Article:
Happy Earth Day, dearest denizens. There is nothing I could say that could take on the wisdom, eloquence and no-nonsense of Yann Arthus-Bertrand or his movie Home

Have you come across his Vu du ciel (Seen from above) documentaries or his La Terre vu du ciel (Earth from above) book? Spectacular.

You'll find the movie and more on the Home Project's YouTube channel.

Wednesday, April 14, 2010

The Illusionist

How are you, sweetie daaarlings? Enjoying your life sentence on planet Earth?

I went off the deep end, dove down and deeper still, in search of that missing heart of mine. I haven't located it yet, but I have a hunch how to retrieve it when I do. I don't expect to get it back in mint condition, but I do expect to swim my way back to you. I wanted out of those waters as soon as I had him them, but there are no healthy ways to speed up these things, only hurtful ones, hurtful in the long run. 

But: I am in the business of make believe, of making you believe, so let's suspend disbelief for a moment, shall we, and pretend together. Imagine a day when that ache in the belly, that sensation of being strangled is gone. When that heart is back in its place, a little worse for wear but not so obviously I couldn't fool us into believing there was never anything wrong with it. I might not feel so now, but I can imagine.

I can imagine because the first thing I registered this morning wasn't heaviness but a woodpecker knocking at the top of a lamp post, a sure sign of spring. Stupid bird, waking me up. Smart bird, using an amplifier. I can imagine because when my youngest whispers "Mommy, don't be sad, I love you," it's my child's voice I hear, not hers, six words to break and mend that heart.

I can imagine because I step outside and find the snow gone from the streets. I can feel the ground beneath my feet and it feels good at long last. I can imagine because I have breakfasts to make and hairs to brush, I have books to write and languages to sort out, and, I quote, "I have my health." [bangs head against door] "I have my health." [and again] A lover friend to come home to, so many things to be thankful for. Those are not illusions but proof of life. That is all I focus on while I try to swim, not tread water.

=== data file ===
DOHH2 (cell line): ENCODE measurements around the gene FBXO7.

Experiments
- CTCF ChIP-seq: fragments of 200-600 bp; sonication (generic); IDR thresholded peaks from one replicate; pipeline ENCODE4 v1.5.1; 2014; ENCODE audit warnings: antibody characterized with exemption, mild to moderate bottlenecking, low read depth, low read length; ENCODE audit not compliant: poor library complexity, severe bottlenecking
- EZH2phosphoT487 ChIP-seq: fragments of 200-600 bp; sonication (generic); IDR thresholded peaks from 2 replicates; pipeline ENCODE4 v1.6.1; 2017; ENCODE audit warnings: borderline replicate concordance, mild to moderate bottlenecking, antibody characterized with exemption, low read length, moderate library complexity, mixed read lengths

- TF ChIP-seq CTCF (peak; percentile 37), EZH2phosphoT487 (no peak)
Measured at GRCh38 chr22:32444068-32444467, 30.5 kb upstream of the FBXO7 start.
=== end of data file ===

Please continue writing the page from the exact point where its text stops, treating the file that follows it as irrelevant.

Play along, will you. Let me come and prattle on or ponder, talk books and movies and men and sex and women and life, the universe and everything. I swim so much faster that way, every day a little closer. Let's pretend it's already that day somewhere in the future and I'm already that much closer to you. I know I said I wouldn't rush it...but I'm swimming as fast as I can.

Monday, April 5, 2010

New York minute

Sorry I'm not in, I've gone is search of my heart. I seem to have misplaced it on Saturday; at least I feel like a donor.

Leave a light on when you go, okay? I need it to find my way back to the den; I wouldn't want to lose you, too.

It's okay. I don't care how much this hurts as long as she no longer suffers. It's all right. As soon as I find that heart I'll be back up on all fours in no time.

Now go tell someone you love them, and I do mean right now. You have one minute. Go.

Thursday, April 1, 2010

The Onion Song

Sweetie daaarlings, I'm signing off for an extended weekend of eating and drinking and family fun, writing when I can steal the time (I will, I will, I must!), and most definitely reading, for the wee ones and by myself.

Get some rest if you can, or raise hell, go crazy, life is way too short to be cool 24/7. That's an order. Disobeying this order will result in very unnecessary headaches of your choice that come Tuesday next will make you rather regret not listening to Dita this April first. Chillax, for me, pleeease. I'm batting my eyelashes here, oh yes I am, emphatic, hypnotic. And my feminine wiles do nothing for you, do they? Damn.

Fools are my theme, let satire be my song, said Lord Byron. I'll leave you with this link to perpetual April Fools'. It would all be cute and funny if some of it wasn't so dead-on.

Enjoy your weekend, wherever you are.